But the 'renewables' lobby is desperate to keep this gravy train rolling, and is being helped along by useful idiots like John Gummer. One current 'solution' is to rethink the CfD thing, and set a 'price cap', so around £200/MWh has been floated. If you've contracted at £51/MWh currently, this is obviously a nice lil windfall. But the 'renewables' lobby keeps telling us their product is getting ever cheaper. Market prices and mechanisms don't reflect this, but they could. So we could use benchmarking rather than crudely indexed CfDs.

      Bigger problem is it still does nothing to solve the fundamental problems of 'renewables', ie intermittency, which is why we're in this mess in the first place. 'Renewables' aren't reliable, so they need back-up power, which has been gas. Oops.

      1. John Brown (no body) Silver badge

        Re: Fiddling while Big Oil carries on as usual

        FWIW, the current thinking is to separate non-gas 'leccy generation from other forms of generation so that gas no longer sets the price. I'd like to think that will actually happen, but...Government ;-/

        1. Jellied Eel Silver badge

          Re: Fiddling while Big Oil carries on as usual

          I'd like to think that will actually happen, but...Government ;-/

          It sounds like it might, but as always, there's lobbying. So 'agreeing' to a cap system in exchange for vastly inflated CfD strike prices.

          The whole thing needs reform, and telecomms kind of has an example, eg-

          Which focuses on cost. The 'renewables' lobby tends to gloss over that part, except when they're promoting themselves as the 'cheapest'. Which they might be, if you ignore interconnection, distribution, stand-by costs etc. Which has been the problem. If it's so cheap, why has electricity got so expensive?

          But using some form of cost+ methodolgy generally works. Government says 'gimme 50GW' because Net Zero. Potential bidders can quote based on a standardised cost model. There are still.. issues when power and energy get confused, ie 50GW isn't anything close to 50GWh, but CfDs could contract based on GWh, if that's desireable. Supplier is then obligated to deliver 50GWh at the contracted price. Sure, that would mean they'd carry the cost of intermittency, but that's perhaps better than loading it onto consumers who have no real choice but to pay up. There's also no real incentive in the energy market to control or reduce costs, in fact just the opposite when those costs can be passed through and generate huge profits for the industry. Then again, the government could do something sensible, and re-nationalise the National Grid and ESO to remove those perverse incentives.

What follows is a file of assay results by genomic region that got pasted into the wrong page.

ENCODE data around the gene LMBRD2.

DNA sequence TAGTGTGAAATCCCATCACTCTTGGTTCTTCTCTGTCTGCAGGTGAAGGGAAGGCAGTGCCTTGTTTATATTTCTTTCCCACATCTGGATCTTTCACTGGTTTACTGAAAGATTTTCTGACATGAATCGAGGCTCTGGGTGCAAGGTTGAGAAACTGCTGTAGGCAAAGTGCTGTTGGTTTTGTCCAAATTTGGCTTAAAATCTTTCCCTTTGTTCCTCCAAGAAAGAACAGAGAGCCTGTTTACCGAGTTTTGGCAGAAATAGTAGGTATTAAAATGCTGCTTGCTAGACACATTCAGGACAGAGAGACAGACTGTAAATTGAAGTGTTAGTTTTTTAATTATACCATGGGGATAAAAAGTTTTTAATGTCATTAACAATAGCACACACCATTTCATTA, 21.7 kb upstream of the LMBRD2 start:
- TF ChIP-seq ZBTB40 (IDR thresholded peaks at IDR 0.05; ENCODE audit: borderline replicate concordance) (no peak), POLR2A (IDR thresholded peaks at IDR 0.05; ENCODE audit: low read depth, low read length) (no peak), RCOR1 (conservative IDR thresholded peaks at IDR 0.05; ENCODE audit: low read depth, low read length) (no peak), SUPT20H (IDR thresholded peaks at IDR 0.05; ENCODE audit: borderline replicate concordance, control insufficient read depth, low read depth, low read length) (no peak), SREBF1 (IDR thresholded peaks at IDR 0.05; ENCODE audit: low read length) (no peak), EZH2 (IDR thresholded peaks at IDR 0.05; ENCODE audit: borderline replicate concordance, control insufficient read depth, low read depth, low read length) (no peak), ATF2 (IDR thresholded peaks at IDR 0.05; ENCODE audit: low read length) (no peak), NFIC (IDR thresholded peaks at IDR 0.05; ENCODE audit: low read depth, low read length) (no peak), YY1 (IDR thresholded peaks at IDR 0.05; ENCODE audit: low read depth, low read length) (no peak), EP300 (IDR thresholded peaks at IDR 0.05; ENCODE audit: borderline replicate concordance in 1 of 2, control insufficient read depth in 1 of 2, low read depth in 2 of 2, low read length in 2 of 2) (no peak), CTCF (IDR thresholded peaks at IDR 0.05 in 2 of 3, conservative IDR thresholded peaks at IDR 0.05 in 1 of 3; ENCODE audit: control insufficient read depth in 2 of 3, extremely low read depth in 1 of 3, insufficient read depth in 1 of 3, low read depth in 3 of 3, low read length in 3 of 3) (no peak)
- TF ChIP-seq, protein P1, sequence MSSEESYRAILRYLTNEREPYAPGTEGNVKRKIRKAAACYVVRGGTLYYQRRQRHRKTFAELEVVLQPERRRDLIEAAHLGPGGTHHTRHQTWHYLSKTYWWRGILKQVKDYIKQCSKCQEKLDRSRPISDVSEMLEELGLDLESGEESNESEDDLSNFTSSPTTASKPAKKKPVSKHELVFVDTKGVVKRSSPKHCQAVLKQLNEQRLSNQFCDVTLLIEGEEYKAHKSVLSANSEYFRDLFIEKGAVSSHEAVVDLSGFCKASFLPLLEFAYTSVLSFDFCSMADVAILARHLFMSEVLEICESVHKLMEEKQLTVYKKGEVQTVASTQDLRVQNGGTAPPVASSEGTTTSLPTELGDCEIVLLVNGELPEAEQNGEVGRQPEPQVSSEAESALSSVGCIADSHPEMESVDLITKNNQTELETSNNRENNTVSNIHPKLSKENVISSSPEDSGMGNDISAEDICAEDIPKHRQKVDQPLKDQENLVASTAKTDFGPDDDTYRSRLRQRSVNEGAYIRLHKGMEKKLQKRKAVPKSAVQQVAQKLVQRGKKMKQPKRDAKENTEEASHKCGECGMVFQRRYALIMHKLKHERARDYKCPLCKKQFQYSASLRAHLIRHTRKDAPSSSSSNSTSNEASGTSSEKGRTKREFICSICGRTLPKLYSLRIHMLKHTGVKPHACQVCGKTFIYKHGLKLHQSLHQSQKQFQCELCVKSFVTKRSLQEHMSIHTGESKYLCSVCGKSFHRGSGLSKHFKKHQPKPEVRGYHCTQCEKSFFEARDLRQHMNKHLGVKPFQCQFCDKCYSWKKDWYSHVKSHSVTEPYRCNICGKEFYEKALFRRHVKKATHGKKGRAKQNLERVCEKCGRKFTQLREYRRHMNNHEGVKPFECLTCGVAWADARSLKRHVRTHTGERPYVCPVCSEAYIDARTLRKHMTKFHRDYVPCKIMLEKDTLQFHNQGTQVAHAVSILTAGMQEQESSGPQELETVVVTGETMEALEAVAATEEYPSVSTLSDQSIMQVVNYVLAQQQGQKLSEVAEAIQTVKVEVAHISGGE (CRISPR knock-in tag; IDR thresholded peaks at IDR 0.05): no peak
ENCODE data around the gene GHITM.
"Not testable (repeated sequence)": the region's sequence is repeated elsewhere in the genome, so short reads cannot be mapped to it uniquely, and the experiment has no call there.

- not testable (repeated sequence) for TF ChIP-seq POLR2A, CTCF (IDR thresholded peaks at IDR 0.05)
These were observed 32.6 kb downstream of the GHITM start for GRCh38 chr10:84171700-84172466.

2. Gordon 10

        Re: Fiddling while Big Oil carries on as usual

        Hmmm. Let’s examine that a fraction more closely shall we?

        Oil Companies will invest in more drilling which will drive climate change. Green companies will build more green generation.

        Which one is worth having.

        A lot of reliability of generation can be dealt with via over provisioning. Again sounds like a win to me.

    4. gandalfcn Silver badge

      Re: Fiddling while Big Oil carries on as usual

      The PRC built wind farms with a total capacity of almost 100GW in 2020, a rise of nearly 60% on the previous year, which is more than the rest of world combined.  The US built just 16.5GW.

      Where is the UK? 10,973 wind turbines with a total installed capacity of over 24.2 gigawatts.

      Up to 2020, there were no major UK-based wind turbine manufacturers. Most are headquartered in Denmark, Germany, the PRC and the USA

      1. gandalfcn Silver badge

        Re: Fiddling while Big Oil carries on as usual

        Sad that facts get downvoted. No wonder we are lagging behind.

        1. gandalfcn Silver badge

          Re: Fiddling while Big Oil carries on as usual

          Someone must be getting paid by Exxon.

      2. EnviableOne

        Re: Fiddling while Big Oil carries on as usual

        look at Wind power as a percentage of total consumption, and you will find the UK considerably higher than all the other mentioned nations.

        In fact, Scotland produces more electricity than it needs, as do the Orkney and Shetland Isles

        Wind generation is approximately 30% of UK capacity, carbon neutral at over 53% (that includes DRACS "Bio-mass" (trees) which is on shaky ground)